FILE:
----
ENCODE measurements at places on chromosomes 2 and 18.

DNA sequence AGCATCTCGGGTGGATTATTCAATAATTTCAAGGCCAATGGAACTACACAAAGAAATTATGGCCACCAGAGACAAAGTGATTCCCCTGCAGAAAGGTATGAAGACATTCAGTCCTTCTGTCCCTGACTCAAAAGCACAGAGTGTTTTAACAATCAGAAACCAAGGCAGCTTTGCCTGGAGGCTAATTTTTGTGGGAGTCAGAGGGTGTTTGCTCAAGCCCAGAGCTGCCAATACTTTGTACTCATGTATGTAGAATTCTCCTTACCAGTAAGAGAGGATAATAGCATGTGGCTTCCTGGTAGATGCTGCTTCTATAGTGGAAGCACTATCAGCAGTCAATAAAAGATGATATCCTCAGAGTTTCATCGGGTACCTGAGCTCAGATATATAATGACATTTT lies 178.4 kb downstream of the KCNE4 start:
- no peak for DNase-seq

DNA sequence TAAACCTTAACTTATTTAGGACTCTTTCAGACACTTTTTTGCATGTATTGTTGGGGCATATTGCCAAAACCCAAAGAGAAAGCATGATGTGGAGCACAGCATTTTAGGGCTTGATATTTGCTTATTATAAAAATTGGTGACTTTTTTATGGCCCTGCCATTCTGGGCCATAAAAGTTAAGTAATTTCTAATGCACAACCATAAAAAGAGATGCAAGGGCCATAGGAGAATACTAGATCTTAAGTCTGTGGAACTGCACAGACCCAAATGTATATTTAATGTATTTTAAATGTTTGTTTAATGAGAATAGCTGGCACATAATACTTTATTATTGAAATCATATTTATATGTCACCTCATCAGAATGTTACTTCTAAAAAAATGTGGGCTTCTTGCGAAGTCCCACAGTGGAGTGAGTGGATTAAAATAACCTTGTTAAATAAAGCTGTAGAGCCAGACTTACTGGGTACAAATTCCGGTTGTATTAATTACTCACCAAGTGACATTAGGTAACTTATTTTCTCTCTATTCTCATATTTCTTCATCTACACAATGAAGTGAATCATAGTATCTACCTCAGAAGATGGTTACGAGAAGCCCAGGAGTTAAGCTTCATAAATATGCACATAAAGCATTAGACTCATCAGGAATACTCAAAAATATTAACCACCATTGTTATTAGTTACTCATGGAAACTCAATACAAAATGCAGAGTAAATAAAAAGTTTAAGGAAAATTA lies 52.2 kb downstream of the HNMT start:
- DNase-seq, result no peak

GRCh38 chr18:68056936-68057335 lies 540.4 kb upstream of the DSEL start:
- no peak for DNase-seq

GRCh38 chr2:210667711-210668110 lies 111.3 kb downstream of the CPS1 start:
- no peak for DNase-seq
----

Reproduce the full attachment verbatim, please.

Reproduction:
ENCODE measurements at places on chromosomes 2 and 18.

DNA sequence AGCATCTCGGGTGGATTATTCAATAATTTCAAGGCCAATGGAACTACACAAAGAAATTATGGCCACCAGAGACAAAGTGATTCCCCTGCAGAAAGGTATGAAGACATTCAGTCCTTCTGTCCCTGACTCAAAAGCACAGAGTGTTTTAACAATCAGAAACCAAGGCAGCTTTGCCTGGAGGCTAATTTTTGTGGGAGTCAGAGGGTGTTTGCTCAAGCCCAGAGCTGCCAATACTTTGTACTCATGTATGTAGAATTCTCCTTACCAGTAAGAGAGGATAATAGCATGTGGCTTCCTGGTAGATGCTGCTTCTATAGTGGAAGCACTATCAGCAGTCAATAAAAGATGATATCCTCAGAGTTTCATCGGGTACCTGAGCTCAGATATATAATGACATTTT lies 178.4 kb downstream of the KCNE4 start:
- no peak for DNase-seq

DNA sequence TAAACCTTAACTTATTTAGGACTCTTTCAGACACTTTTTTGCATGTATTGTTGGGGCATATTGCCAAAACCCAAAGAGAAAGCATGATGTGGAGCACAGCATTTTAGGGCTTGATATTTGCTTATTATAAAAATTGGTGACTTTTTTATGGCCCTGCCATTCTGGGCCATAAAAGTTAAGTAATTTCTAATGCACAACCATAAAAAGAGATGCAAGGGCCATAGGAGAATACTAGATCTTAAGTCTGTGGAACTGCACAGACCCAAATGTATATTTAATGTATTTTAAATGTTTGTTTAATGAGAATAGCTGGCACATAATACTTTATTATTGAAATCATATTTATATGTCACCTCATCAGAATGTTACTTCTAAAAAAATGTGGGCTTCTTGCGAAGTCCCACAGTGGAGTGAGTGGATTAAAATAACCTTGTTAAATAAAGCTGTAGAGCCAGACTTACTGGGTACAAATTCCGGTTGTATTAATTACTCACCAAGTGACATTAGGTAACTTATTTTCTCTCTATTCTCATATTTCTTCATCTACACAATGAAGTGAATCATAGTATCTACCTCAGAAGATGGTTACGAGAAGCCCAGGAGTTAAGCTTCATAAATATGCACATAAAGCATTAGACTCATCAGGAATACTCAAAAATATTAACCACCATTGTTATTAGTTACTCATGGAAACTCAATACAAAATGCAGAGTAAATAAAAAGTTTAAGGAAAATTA lies 52.2 kb downstream of the HNMT start:
- DNase-seq, result no peak

GRCh38 chr18:68056936-68057335 lies 540.4 kb upstream of the DSEL start:
- no peak for DNase-seq

GRCh38 chr2:210667711-210668110 lies 111.3 kb downstream of the CPS1 start:
- no peak for DNase-seq